One thing that Robert expresses better than most is our unfamiliarity with the burgeoning position. “We all know what sales manager means. But Internet manager?” You need to define and understand what you want out of this role; is it a jack of all trades and a master of none?

Where do you start? “Join an Internet 20 sales group, Driving Sales, or NADA, and learn from your peers,” he said.

Tips from the Pros

I think it will be a while before anyone has a firm idea of what is an Internet manager, and how do you go about the job successfully. In fact, once we know both for sure, the industry will probably already be heading in a totally new and different direction.

Yet although every Internet manager I spoke to had a different story, three themes kept emerging:

Great pictures and vehicle descriptions are a must: Leaving this in the hands o f a third party is like hiring a deposed Nigerian prince as your personal finance manager.

Trust this to someone who would benefit first-hand by seeing these vehicles sell, and you might just see that happen.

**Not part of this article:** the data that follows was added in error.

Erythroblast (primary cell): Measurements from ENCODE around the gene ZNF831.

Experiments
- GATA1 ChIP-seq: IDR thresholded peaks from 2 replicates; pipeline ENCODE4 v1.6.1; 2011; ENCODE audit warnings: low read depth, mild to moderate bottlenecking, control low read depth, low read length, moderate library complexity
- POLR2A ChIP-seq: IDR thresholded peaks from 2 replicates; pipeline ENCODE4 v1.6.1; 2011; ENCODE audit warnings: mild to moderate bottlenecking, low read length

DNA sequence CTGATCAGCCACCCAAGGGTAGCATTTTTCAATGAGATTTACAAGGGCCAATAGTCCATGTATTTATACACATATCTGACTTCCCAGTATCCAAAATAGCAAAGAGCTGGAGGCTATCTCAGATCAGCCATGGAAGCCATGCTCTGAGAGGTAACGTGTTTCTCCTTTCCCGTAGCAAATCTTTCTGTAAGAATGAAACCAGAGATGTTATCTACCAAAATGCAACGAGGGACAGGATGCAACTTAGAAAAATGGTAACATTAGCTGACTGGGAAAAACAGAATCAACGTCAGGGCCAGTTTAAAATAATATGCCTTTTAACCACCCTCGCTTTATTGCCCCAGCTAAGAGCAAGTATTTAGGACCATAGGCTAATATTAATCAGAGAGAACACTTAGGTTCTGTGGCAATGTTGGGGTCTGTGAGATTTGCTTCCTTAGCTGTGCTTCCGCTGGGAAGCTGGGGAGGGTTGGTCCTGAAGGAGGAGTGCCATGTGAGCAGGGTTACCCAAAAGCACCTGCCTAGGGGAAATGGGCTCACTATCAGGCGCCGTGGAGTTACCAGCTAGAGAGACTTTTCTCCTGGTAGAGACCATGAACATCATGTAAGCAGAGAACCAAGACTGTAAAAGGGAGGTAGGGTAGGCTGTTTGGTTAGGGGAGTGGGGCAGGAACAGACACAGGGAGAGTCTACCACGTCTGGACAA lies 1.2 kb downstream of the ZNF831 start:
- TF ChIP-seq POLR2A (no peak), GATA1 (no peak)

Involve process and leadership: There is no lone process strategy or leadership style that leads to success online, but having one is essential. The landscape is constantly shifting under our feet; try something out, fail fast, learn the lessons from it, and keep on going.

It’s one person’s position, but it’s a team’s job: Start by finding someone who is motivated and interested in the job, but take this aspect of your dealership seriously, and divide up the internet manager’s tasks among your staff before the job gets out of hand.

So, who should be your Internet manager?

Start with the right questions, and your answer will be obvious. What are your business goals, and what do you need your Internet manager to accomplish?

Those are the questions that come first that will then make that hiring decision less of a hassle. With great pictures and vehicle descriptions, an up-to-date website, and a blitz-fast lead response time, you’ll create the revenue generating foundation of your online presence that will make it possible to start looking towards online advertising, social media and everything else under the umbrella.

For more tips from top dealer groups, see the Auto Remarketing Canada Digital Magazine Leading Dealer Groups issue.

A proud Edmontonian and graduate of the University of Alberta, Duncan Cochrane’s experience in the advertising industry dates back to the days of the Bargain Finder. Duncan immediately found a home in traditional advertising working with car dealers. Seeing the industry shift to digital, he joined Strathcom Media and for the last three years has spread the gospel of data-driven decisions to dealers across Canada.